Seven To Save

Seven to Save is an outreach program designed to preserve vulnerable historic and cultural resources in the Charleston area through education and public awareness. Because each project poses unique challenges, we work toward creative solutions tailored to the specific issues at hand, often leading to collaboration with partners in the community. When a project reaches a successful outcome, it is rolled off the list, and a new at-risk resource is added.

Old Sheldon Church Ruin

Located in northern Beaufort County and formerly known as Prince William's Parish Church, this ruin has been at the center of much of the region's turbulent history. Originally constructed from 1745 to 1753, the church held its first service in 1757. British troops razed the edifice during the Revolutionary War, but it was rebuilt on the same foundation in 1825. During the Civil War, the church again succumbed to fire and has endured as a ruin ever since. While the site and surrounds have remained intact, the use of the site has intensified greatly because of the active promotion of Sheldon as one of the top sites to visit in Beaufort County. The wear and tear from tourists visiting the site, and sometimes leaving their mark or taking a souvenir, has left the ruin in a precarious state.

Brick House Ruin

Located on Edisto Island, the ruin is one of South Carolina’s most important links to its French Huguenot heritage and one of the few surviving examples of a brick colonial plantation house. It requires immediate stabilization and the development of a long-term use / preservation plan.

United Order of Tents Building

Constructed in 1856, the Francis P. Seignious House at 73 Cannon Street has been the home of the United Order of Tents for more than 50 years. The United Order of Tents is an all-female benevolent society that was founded as an Underground Railroad for slaves escaping from the south. Today, the building needs immediate stabilization and development of a preservation plan.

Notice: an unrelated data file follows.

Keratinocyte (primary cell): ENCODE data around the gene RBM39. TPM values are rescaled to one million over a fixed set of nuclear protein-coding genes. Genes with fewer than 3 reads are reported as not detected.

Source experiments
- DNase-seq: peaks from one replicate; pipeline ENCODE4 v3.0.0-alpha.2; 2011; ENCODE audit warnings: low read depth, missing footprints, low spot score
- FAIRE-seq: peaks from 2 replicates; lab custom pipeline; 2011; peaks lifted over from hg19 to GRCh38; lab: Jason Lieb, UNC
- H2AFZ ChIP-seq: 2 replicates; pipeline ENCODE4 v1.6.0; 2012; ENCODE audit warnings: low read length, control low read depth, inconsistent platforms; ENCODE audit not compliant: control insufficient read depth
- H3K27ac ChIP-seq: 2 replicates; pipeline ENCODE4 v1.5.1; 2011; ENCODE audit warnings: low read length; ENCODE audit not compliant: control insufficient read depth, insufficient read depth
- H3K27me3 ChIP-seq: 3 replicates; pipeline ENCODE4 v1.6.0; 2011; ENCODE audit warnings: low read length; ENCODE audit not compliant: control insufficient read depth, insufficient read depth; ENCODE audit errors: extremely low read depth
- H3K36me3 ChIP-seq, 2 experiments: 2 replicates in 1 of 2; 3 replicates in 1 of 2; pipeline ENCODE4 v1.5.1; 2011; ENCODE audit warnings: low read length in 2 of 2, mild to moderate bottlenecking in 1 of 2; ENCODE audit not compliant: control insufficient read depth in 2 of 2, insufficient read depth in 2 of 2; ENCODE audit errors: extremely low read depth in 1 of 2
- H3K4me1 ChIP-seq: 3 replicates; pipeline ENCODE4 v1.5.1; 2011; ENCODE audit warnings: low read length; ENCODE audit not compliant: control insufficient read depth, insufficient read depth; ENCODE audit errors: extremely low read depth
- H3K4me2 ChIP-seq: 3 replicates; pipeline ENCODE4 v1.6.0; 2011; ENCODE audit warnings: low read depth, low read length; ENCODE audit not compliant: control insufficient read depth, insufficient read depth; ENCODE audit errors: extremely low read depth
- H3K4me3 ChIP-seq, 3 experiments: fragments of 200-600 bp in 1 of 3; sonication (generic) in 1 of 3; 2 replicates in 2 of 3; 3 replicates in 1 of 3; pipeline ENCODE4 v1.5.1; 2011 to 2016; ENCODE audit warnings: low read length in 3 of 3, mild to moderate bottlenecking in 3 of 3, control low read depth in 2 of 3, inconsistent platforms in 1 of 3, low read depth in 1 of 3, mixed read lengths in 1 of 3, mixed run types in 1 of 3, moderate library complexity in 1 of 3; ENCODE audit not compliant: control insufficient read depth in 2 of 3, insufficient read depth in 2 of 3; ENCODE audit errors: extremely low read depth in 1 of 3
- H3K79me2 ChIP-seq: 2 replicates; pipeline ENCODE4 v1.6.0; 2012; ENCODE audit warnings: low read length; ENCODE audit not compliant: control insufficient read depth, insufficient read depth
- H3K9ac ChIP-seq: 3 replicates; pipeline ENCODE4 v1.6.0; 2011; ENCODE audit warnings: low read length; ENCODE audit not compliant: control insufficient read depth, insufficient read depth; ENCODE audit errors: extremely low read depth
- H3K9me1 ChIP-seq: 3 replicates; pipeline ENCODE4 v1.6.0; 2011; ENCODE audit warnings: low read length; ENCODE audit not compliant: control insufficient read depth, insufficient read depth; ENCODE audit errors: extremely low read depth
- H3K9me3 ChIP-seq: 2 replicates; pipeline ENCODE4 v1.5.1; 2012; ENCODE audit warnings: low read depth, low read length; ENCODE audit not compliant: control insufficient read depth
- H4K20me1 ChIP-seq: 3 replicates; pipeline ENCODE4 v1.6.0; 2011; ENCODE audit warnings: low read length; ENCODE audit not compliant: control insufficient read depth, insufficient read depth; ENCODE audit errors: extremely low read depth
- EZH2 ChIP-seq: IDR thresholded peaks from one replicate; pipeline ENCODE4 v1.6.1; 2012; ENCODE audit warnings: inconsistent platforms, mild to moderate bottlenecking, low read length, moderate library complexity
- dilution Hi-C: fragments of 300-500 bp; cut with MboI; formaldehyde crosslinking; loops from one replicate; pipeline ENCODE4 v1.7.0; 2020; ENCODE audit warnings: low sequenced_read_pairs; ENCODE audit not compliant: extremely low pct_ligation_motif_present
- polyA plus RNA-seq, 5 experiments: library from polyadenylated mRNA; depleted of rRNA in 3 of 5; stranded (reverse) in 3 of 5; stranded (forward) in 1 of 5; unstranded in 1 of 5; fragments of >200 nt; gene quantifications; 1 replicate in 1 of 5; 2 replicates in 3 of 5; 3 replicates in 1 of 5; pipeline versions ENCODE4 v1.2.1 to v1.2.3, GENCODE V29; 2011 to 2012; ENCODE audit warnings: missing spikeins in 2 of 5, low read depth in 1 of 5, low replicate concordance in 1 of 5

Hampstead Square

At the core of Charleston’s only neighborhood planned as a traditional English town model, Hampstead Square was the historical gathering place in the Eastside community for African-American political rallies in the 19th century and for provisional shelters following the 1886 earthquake. A beautification and revitalization plan would help restore the square’s openness and symmetry to make the site a community gathering place once again.

Historic Ward 11

In a city with as many historic buildings as Charleston, the neighborhoods of the middle and upper peninsula that date from the more recent past are often overlooked. Such is the case with Ward 11, developed in the early-20th century and bounded by the Septima Clark Expressway to the south, Mount Pleasant Street to the north, King Street to the east and Rutledge Avenue to the west. The largely undocumented area does not have full protection from the Board of Architectural Review and faces increasing development pressures, demolition by neglect, and insensitive infill.

Jackson Street Cottages

An important vernacular building type in Charleston, the “single cottage” form is being lost throughout the city by demolition and inappropriate alterations that erode character-defining features.

Magnolia Umbra Cemetery District

The cemeteries in this district have become increasingly fragile since its nomination to the National Register of Historic Places in 2004. A large number of people care about and have a deep connection with these historic cemeteries, but their caretakers are overwhelmed by the maintenance and preservation tasks associated with them. Mobilizing stakeholders to care for these sacred places is a top priority.

Prior Seven To Save Projects

Civil Rights Era Sites
Holy City Initiative
Off-Ramp Houses
Quarters A
Receiving Tomb
Rose Lane
Historic Ansonborough Neighborhood
Small Shops
Tabby Architecture
Beckroge Bakery
Enston Memorial Hall
Historical Maps and Plats
Trolley Barn